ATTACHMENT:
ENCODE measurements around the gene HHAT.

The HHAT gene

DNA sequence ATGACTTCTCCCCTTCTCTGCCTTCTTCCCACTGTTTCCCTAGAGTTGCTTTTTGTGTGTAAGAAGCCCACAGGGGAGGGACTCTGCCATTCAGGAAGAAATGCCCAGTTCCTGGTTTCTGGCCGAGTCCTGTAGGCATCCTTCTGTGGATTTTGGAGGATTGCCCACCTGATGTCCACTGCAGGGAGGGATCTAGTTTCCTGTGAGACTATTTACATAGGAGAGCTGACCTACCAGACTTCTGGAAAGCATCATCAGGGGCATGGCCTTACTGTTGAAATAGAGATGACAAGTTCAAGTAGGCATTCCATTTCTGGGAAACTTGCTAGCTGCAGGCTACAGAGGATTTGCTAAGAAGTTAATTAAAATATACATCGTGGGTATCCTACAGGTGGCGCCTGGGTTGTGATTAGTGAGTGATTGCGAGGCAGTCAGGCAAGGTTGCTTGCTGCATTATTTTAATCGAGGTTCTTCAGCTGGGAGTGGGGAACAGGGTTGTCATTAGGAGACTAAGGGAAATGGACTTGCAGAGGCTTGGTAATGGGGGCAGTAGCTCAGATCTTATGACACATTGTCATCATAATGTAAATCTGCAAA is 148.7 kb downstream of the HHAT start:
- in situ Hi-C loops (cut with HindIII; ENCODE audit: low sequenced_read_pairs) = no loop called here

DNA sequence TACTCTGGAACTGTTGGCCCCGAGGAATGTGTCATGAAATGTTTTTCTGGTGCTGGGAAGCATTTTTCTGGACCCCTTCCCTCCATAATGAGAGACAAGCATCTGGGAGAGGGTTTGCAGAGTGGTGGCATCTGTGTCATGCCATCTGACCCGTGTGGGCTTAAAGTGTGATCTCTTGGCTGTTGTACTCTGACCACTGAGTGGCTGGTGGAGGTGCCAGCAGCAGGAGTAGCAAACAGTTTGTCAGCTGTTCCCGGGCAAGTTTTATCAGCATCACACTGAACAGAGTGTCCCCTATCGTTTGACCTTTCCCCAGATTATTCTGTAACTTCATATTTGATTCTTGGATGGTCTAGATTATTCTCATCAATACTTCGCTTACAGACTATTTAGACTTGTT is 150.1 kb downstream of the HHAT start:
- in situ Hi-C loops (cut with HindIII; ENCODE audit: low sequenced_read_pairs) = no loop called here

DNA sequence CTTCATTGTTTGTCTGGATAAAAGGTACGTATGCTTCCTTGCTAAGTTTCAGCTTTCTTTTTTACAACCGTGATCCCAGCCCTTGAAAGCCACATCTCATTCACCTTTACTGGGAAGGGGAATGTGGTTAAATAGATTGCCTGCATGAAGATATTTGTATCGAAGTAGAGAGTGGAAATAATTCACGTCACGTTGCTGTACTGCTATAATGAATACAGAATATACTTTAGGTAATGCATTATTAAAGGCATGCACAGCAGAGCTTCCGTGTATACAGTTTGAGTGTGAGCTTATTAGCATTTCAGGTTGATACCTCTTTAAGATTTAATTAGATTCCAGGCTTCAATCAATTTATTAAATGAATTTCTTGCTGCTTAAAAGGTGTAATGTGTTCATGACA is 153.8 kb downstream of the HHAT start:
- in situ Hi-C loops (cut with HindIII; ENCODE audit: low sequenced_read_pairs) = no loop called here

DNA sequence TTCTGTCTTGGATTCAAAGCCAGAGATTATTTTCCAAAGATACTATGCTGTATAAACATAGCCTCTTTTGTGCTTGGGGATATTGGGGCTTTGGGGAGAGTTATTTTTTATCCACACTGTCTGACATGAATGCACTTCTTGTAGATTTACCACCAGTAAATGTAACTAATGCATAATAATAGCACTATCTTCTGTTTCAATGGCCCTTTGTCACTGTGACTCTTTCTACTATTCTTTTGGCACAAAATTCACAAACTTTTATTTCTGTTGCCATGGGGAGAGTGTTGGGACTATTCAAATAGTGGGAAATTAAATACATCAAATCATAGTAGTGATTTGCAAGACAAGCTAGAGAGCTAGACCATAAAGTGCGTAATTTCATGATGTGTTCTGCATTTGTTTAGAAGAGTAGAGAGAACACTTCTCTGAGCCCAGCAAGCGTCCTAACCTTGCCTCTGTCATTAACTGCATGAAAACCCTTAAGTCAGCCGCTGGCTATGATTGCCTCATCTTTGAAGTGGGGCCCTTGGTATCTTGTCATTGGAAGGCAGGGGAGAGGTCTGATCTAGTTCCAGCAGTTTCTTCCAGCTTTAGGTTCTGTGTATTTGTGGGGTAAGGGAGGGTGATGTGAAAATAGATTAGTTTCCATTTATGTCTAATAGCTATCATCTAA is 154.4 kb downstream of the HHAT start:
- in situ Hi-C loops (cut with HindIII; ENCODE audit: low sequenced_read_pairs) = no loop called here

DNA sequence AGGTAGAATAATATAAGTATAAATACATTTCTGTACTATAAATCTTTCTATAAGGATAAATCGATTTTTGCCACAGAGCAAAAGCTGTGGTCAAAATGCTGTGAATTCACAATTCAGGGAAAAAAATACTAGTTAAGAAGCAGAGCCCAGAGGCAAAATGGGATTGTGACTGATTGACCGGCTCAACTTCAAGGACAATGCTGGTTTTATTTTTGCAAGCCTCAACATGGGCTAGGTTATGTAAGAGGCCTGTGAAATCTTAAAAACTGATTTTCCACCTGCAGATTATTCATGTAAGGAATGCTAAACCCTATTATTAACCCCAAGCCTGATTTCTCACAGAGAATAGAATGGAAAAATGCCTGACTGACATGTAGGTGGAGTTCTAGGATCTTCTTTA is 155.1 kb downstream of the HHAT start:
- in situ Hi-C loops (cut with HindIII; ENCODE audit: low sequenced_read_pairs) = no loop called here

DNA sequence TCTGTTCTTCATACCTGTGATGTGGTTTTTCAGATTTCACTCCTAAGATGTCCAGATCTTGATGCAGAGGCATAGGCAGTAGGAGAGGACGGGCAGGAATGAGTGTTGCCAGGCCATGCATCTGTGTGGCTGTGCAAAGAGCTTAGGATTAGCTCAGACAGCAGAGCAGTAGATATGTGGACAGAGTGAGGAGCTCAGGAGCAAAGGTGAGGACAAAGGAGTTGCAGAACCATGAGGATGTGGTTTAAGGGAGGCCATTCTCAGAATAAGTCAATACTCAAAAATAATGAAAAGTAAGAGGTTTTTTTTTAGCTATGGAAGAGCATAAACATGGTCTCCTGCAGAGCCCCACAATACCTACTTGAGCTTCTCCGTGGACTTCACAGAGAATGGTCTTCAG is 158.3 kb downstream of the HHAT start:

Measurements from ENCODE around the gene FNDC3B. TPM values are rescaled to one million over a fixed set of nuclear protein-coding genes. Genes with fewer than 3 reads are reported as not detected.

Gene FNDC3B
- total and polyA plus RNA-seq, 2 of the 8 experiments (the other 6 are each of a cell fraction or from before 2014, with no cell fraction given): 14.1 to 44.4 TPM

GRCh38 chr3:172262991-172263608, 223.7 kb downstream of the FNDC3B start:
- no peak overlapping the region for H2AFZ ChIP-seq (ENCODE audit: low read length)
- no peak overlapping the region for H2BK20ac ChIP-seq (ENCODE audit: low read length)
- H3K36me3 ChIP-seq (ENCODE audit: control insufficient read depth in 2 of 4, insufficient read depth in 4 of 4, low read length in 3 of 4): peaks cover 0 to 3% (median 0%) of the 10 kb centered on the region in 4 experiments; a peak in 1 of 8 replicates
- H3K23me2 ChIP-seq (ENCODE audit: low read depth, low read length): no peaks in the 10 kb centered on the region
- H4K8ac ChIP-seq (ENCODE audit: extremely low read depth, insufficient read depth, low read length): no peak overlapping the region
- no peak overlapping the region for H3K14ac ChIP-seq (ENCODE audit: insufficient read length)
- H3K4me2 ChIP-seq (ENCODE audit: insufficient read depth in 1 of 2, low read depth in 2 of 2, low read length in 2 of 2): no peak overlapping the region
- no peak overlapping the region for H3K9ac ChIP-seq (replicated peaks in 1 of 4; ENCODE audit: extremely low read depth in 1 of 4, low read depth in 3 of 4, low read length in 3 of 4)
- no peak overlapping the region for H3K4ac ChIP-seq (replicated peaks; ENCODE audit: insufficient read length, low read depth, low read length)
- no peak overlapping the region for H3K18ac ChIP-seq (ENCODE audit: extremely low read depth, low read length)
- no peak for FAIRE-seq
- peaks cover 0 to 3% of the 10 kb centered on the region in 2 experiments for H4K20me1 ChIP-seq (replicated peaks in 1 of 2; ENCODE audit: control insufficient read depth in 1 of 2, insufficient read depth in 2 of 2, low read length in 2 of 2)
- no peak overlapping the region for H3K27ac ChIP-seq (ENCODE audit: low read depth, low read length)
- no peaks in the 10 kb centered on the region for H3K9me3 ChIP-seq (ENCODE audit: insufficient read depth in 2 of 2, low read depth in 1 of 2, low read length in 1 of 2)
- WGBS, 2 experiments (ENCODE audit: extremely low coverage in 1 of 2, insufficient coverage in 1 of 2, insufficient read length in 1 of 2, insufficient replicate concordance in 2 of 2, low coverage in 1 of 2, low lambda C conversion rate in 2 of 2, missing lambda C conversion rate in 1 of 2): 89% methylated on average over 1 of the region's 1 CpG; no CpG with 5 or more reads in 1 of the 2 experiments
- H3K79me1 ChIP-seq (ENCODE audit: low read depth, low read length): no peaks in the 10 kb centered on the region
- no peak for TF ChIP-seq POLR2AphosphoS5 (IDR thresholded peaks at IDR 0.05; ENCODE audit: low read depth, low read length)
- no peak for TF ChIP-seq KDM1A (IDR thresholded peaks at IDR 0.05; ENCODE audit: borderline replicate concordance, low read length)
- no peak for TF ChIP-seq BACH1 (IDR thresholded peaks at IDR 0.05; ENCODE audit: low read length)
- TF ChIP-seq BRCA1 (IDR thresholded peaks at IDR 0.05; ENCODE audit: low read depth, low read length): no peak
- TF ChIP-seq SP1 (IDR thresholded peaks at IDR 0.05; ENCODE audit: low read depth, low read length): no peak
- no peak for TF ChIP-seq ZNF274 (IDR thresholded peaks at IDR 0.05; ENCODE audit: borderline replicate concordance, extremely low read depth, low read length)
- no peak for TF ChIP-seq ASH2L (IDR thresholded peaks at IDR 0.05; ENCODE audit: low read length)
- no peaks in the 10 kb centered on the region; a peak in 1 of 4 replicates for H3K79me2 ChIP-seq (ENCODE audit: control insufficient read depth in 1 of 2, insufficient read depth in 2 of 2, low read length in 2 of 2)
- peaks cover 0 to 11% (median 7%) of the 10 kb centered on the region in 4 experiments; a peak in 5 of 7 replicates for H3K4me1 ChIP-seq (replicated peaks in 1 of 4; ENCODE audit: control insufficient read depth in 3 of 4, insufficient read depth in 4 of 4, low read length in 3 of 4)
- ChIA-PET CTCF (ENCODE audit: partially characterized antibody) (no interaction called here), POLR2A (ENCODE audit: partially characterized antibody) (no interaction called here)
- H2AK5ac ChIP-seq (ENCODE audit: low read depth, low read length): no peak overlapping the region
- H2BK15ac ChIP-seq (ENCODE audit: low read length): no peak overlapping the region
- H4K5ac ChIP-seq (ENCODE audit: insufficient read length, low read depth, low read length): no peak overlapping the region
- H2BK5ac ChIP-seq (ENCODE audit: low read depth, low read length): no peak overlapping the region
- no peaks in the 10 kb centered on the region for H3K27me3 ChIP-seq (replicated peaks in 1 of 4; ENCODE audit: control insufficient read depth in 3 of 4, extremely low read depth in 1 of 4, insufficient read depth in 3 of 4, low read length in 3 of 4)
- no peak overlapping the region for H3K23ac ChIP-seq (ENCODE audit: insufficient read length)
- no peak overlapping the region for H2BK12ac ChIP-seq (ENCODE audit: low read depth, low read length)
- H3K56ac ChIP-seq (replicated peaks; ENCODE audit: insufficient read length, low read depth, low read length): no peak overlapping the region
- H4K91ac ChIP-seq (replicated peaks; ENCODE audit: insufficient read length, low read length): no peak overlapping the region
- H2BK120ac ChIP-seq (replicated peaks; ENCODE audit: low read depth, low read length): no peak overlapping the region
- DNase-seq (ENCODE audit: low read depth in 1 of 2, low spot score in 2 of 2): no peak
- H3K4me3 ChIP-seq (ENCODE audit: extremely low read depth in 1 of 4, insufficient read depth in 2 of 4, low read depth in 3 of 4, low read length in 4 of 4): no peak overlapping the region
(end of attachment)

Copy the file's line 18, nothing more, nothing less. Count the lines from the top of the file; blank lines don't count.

- no peak overlapping the region for H2AFZ ChIP-seq (ENCODE audit: low read length)